News Briefs : Cebu Pacific ends Laoag route
LAOAG CITY—Low-cost airline Cebu Pacific suspended flights to this city starting Jan. 14 but did not give any explanation as to why. The Civil Aviation Authority of the Philippines said the budget airline’s flight that landed at the Laoag International Airport on Jan. 13 was its last here. “We were surprised that they had suspended their operation because when we checked the record at the Laoag airport, it showed that CebuPac flights were always fully booked,” said Xavier Ruiz of the provincial tourism office. Ruiz said his office had received reports that the Laoag flights were dropped in favor of a looming expansion of CebuPac’s operation in the Visayas and Mindanao. “But we are still hopeful that within the year or earlier, CebuPac will resume its Laoag flights,” he said. —LEILANIE ADRIANO
DFA Cagayan Valley office now in Isabela
TUGUEGARAO CITY—The regional consular office of the Department of Foreign Affairs (DFA) is transferring from this Cagayan capital to Santiago City in Isabela province on Jan. 25. But Florencio Franco, DFA Cagayan director, said the move was temporary, pending the opening of a local shopping mall where the regional office would be located. The Santiago office would be downgraded into a satellite office once the mall opens next year, he said. The move would entail more expenses for Cagayan residents seeking to process passports and other travel documents, said Reymart Addun, a resident of Tuguegarao. City officials have also opposed the transfer. The city council approved a resolution asking Foreign Secretary Perfecto Yasay to reconsider the transfer. —VILLAMOR VISAYA JR.
Right move, says group on coco tree cutting ban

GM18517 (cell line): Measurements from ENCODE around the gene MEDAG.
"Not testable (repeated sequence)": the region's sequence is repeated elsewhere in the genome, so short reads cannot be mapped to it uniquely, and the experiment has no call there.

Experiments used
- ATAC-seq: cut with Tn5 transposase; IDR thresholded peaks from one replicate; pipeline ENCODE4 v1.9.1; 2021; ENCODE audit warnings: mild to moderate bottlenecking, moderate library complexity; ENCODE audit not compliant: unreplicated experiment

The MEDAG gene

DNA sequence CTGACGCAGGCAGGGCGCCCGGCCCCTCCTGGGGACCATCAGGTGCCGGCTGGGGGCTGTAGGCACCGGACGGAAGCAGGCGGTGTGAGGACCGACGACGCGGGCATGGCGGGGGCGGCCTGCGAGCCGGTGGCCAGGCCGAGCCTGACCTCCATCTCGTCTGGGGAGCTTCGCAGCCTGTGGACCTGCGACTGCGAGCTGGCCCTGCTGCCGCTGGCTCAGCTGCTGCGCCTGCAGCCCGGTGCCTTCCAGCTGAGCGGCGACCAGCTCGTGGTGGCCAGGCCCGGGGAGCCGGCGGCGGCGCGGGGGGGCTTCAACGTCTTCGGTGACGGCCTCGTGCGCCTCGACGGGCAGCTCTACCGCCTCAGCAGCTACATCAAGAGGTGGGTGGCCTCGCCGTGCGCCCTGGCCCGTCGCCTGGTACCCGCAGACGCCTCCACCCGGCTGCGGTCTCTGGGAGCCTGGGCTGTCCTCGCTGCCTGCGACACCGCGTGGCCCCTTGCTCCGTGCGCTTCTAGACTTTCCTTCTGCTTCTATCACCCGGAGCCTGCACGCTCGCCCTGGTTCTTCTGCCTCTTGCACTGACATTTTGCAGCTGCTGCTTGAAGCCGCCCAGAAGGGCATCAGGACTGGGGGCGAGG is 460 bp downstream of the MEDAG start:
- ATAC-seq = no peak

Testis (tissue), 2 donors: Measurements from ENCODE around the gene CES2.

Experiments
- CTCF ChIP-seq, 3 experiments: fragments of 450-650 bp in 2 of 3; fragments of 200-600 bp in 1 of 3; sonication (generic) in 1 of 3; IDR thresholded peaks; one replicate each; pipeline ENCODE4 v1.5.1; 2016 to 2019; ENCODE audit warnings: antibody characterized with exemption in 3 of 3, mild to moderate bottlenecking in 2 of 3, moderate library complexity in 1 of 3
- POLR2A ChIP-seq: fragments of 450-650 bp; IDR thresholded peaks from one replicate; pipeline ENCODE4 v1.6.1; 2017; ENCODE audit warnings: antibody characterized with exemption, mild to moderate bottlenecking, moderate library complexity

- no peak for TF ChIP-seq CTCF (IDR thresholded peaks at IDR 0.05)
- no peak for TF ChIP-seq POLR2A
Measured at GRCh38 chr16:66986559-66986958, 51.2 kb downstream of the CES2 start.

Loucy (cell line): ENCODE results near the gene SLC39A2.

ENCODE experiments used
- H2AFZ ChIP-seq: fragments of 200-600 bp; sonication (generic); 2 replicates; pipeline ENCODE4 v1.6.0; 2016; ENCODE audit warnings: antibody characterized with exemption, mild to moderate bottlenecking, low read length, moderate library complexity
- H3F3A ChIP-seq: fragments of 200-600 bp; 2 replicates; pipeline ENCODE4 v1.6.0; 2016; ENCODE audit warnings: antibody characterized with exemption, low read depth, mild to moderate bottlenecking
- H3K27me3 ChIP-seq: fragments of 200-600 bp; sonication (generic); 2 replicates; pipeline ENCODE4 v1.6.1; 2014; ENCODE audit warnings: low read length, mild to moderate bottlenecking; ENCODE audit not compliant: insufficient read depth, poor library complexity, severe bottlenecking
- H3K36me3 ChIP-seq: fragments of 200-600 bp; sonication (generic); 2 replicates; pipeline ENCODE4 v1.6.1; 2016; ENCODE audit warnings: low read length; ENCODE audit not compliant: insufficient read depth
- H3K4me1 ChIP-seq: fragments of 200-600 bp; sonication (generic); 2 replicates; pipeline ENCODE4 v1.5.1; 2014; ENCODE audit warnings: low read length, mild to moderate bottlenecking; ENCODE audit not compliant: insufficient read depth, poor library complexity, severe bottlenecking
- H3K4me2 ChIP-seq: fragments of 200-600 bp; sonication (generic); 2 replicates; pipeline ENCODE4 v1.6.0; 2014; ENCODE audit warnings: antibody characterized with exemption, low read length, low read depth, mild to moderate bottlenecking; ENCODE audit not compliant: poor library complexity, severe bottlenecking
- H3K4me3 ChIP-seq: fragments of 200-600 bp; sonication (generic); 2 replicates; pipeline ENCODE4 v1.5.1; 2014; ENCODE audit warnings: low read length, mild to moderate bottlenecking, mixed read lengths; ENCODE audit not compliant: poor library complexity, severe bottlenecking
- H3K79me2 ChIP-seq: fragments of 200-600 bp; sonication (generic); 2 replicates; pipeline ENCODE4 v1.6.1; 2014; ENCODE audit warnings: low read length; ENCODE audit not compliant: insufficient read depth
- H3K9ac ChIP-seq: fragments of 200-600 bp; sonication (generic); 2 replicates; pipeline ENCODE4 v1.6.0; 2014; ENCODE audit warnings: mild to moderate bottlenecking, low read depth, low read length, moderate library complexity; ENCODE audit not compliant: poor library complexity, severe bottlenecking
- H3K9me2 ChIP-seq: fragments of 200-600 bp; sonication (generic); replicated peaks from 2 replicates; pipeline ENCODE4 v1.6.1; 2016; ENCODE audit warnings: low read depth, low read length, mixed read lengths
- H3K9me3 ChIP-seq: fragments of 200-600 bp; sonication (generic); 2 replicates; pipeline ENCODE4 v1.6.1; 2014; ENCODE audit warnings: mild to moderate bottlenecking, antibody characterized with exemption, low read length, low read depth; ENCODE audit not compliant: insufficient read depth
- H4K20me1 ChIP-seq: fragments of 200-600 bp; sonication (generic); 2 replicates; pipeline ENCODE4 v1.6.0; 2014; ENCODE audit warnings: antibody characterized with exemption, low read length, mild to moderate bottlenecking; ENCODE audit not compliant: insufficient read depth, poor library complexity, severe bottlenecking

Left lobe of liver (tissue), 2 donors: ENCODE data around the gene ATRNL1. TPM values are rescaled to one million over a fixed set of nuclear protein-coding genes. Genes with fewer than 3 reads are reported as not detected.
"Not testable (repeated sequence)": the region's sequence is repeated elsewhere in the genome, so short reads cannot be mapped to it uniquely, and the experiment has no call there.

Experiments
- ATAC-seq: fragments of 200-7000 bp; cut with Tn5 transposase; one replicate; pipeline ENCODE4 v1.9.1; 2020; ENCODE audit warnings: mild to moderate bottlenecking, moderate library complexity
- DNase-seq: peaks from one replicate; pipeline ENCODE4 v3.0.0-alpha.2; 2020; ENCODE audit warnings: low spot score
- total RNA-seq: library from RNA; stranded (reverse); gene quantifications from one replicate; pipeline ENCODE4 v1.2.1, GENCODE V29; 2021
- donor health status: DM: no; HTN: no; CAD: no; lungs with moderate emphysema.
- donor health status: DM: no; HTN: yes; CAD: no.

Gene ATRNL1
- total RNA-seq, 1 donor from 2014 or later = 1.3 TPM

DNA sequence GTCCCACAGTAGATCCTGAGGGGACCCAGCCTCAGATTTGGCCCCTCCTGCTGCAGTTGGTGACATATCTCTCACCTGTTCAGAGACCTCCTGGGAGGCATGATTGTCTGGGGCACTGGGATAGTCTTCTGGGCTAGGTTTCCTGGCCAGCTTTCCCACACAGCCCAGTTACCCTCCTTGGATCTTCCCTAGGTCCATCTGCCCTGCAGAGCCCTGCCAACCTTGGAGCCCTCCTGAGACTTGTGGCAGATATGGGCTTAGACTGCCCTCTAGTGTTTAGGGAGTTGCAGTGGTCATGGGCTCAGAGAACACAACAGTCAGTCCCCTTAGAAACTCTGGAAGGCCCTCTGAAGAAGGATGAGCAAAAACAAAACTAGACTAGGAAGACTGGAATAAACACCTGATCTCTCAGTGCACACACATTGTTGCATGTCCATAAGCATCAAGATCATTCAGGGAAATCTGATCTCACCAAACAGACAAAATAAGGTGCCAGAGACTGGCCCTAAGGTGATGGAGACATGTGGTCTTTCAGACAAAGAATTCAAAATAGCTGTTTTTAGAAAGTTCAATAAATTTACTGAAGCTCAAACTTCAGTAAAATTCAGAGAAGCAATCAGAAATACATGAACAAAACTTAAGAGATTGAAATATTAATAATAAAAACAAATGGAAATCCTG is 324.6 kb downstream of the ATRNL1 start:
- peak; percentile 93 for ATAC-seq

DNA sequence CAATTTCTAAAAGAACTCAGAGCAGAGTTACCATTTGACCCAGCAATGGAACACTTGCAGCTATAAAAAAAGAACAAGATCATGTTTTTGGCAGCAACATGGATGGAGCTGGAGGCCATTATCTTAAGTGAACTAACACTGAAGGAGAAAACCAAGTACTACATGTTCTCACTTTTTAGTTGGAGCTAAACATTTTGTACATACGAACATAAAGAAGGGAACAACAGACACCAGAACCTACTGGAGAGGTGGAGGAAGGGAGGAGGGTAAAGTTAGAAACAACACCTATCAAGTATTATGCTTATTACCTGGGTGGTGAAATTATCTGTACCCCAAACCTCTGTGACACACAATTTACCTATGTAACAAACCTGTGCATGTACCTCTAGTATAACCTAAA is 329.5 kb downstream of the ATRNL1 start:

LUCENA CITY—A farmers’ group said the nationwide ban on the cutting of coconut trees was “a step in the right direction.” But Danny Carranza, secretary general of Kilusan Para sa Tunay na Repormang Agraryo at Katarungan Panlipunan, said officials of the Philippine Coconut Authority (PCA) should also rid the agency of corruption to effectively help farmers. Aside from the tree cutting ban, Carranza said farmers are waiting for the programs of PCA Administrator Avelino Andal. “Farmers want to hear from Andal how he intends to lift coconut farmers from poverty while promoting the revitalization of the industry. Certainly, [the ban on cutting of coconut trees] is not enough,” he said. The ban, which took effect on Jan. 3, lasts until the end of March. Andal said the PCA imposed a moratorium because Republic Act No. 8048 (the Coconut Preservation Act) was not being effectively enforced. The law prohibits the cutting of coconut trees unless a permit is secured from the PCA. —Delfin T. Mallari Jr.
Pampanga nets P370M from Pinatubo sand, gravel
CITY OF SAN FERNANDO—Pampanga earned P370.8 million in fees and taxes last year from haulers of sand and gravel at Mt. Pinatubo. Haulers paid P250 in administrative fees and P150 in sand tax for every truckload of sand or gravel they gathered. The P250 is used by the provincial government to pay the salaries of field personnel assigned in checkpoints as well as inspectors of quarry sites. The P150 is shared by the provincial government, towns or cities and barangay, based on a provision of the Local Government Code of 1991 (Republic Act No. 7160). Pampanga’s biggest collection reached P35.72 million in June 2016, while the lowest was P27.16 million in December. —Tonette Orejas
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